by Johnny Black, Back On the Tracks
First in a new series of extended non-stop, slowly evolving electronic texture albums; lovely.
Having been smitten by electronic and ambient music since the early 70's, I first encountered Steve Roach via his 1984 album STRUCTURES FROM SILENCE, which still remains a favorite and is regularly dug out when I need to think.
More than any other ambient composer, including even Brian Eno, Roach excels in the creation of extended ambient atmospheres in which, to the unaccustomed ear, it might seem as if nothing at all is happening. The best comparison might be with a night spent somewhere in the wilderness by a city dweller. At first, the wilderness night seems still compared to the city's traffic noise, sirens and music blaring out of open windows, but it doesn't take long before a whole new world of sounds reveals itself, from crickets to wind in the trees, creaking branches and much more.
IMMERSION: ONE is the first in what Roach promises will be an ongoing series of long form, steady state "zones" created specifically as tone meditations to be played at low volumes in living spaces. You might prefer to think of it as the sonic equivalent of perfume or incense. Instead of boldly presenting big melodies, powerful rhythms or dramatic musical juxtapositions, Roach sets up an atmosphere and then helps it to gently unfold and evolve over the course of 73 minutes.
Don't expect to get up and dance, or even for that matter to tap your foot, because there is no beat. The piece fades in with a gentle harmonic curtain of intermixed drones until the presence of a pleasingly aimless whistling melody makes itself felt, not unlike the musical patterns produced by the vibrating strings of a wind harp. It's a beautifully melancholic sound and, as IMMERSION: ONE proceeds, it is joined by sounds that might be angels harmonizing, echoes drifting through vast caverns, gigantic zeppelins drifting overhead in pitch blackness, or anything else into which your imagination can transform them.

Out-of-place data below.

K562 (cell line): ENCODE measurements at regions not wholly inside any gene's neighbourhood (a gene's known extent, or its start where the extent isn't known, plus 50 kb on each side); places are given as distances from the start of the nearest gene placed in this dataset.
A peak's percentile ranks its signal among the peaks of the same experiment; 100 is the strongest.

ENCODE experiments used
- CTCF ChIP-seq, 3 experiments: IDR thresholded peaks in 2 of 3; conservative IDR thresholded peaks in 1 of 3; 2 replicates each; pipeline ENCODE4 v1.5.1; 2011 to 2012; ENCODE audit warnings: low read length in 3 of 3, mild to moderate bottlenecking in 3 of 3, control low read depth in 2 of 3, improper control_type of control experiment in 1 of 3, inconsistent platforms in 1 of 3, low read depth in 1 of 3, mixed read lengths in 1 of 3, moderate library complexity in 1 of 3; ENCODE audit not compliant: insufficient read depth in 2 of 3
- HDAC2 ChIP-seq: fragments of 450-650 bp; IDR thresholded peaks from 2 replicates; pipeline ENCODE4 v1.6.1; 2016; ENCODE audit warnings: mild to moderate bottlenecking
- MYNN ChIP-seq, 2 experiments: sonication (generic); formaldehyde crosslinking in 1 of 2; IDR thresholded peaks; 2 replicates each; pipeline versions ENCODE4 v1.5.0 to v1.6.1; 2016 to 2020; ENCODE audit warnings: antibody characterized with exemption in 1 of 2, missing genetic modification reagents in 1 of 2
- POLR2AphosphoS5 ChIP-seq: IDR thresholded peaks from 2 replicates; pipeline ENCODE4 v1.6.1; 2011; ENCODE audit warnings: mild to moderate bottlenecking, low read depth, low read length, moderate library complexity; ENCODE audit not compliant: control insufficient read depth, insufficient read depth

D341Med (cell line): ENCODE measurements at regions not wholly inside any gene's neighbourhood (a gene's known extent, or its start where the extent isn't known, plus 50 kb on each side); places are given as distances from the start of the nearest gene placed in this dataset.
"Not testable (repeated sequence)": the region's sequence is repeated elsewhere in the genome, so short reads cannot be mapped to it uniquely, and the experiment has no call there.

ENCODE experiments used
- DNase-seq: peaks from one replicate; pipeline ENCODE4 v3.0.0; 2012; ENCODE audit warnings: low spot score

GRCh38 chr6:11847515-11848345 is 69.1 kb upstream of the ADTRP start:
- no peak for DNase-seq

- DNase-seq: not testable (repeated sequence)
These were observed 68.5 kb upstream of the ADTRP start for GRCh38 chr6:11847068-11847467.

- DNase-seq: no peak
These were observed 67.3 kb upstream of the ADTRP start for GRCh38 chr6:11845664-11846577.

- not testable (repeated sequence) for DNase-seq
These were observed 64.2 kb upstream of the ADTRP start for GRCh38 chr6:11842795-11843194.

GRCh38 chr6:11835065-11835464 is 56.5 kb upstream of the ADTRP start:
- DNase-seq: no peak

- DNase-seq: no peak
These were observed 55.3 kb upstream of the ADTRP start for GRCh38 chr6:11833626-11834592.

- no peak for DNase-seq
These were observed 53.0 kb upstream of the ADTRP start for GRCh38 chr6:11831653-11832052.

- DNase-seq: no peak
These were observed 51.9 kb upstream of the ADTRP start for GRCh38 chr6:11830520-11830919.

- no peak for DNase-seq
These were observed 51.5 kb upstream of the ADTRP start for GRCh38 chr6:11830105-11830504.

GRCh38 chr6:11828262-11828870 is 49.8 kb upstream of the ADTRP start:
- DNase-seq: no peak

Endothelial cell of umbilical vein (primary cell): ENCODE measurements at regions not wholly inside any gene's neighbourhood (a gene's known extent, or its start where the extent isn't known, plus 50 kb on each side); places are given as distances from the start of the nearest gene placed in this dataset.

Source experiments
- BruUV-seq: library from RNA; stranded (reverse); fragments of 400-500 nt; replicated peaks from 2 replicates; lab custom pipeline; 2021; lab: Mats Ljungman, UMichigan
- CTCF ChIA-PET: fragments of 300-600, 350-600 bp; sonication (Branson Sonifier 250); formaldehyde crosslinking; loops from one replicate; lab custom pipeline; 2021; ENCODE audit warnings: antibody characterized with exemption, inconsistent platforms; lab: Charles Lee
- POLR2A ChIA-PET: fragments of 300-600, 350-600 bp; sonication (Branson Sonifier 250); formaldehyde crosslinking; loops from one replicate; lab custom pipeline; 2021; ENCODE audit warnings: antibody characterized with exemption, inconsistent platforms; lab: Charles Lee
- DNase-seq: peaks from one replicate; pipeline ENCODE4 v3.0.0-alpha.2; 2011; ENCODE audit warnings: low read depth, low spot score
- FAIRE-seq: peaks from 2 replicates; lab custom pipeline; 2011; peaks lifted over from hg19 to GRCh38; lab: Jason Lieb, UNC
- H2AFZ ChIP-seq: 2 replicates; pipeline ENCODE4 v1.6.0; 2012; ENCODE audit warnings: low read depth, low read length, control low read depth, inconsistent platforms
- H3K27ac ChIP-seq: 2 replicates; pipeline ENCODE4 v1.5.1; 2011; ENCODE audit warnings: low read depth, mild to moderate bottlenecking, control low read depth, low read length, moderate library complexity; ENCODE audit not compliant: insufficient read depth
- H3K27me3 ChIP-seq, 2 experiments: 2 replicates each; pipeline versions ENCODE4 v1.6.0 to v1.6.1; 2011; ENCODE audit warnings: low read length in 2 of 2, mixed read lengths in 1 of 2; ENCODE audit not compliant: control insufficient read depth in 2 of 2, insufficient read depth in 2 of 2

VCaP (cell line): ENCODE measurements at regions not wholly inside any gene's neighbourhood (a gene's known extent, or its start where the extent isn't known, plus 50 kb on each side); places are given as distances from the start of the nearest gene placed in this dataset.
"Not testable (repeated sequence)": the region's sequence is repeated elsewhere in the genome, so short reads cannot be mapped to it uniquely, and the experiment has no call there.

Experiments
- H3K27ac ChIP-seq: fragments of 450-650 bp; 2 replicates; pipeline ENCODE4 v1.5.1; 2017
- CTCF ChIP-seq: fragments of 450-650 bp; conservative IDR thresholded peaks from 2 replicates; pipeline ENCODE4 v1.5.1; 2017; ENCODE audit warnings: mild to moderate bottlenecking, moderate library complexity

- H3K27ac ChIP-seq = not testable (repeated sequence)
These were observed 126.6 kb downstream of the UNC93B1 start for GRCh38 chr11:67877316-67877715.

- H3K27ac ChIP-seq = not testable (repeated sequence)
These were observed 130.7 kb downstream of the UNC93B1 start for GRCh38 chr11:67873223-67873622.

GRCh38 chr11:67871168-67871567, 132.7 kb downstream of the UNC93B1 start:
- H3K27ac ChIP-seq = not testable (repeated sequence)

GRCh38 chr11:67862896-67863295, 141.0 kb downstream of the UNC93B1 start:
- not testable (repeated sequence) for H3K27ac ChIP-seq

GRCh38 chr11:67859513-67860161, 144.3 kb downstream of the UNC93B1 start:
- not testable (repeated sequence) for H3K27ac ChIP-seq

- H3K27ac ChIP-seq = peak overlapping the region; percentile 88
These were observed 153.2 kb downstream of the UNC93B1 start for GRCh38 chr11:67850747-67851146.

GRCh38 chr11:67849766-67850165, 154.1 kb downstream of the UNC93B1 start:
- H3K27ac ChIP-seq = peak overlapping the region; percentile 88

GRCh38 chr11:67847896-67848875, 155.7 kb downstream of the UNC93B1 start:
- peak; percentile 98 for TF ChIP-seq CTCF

And, of course, that's the joy of this sort of music. Whereas the great classical works of Beethoven or Tchaikovsky virtually direct the listener's thoughts into particular directions, the best ambient music presents us with an opportunity to create our own interior universe in response to the sounds. About fifteen minutes into IMMERSION: ONE there's a snatch of melody with a definite hint of Erik Satie about it, but rather than being the heart of the piece, it's as if someone is whistling it far off in the distance, and the sound is being carried towards the listener by a playful zephyr. The same delicate melody recurs again several times, usually sounding as if it is the result of an accidental interplay of random harmonics, surfacing for a few seconds and then disappearing into the swell and fall of Roach's all-enveloping drones.
There is, however, absolutely no need to analyse IMMERSION: ONE in this kind of detail. It works equally well as a thin gauze of delicately interwoven ambient soundscapes with which to transform your living room, bedroom or headphone environment into your own personal drifting space.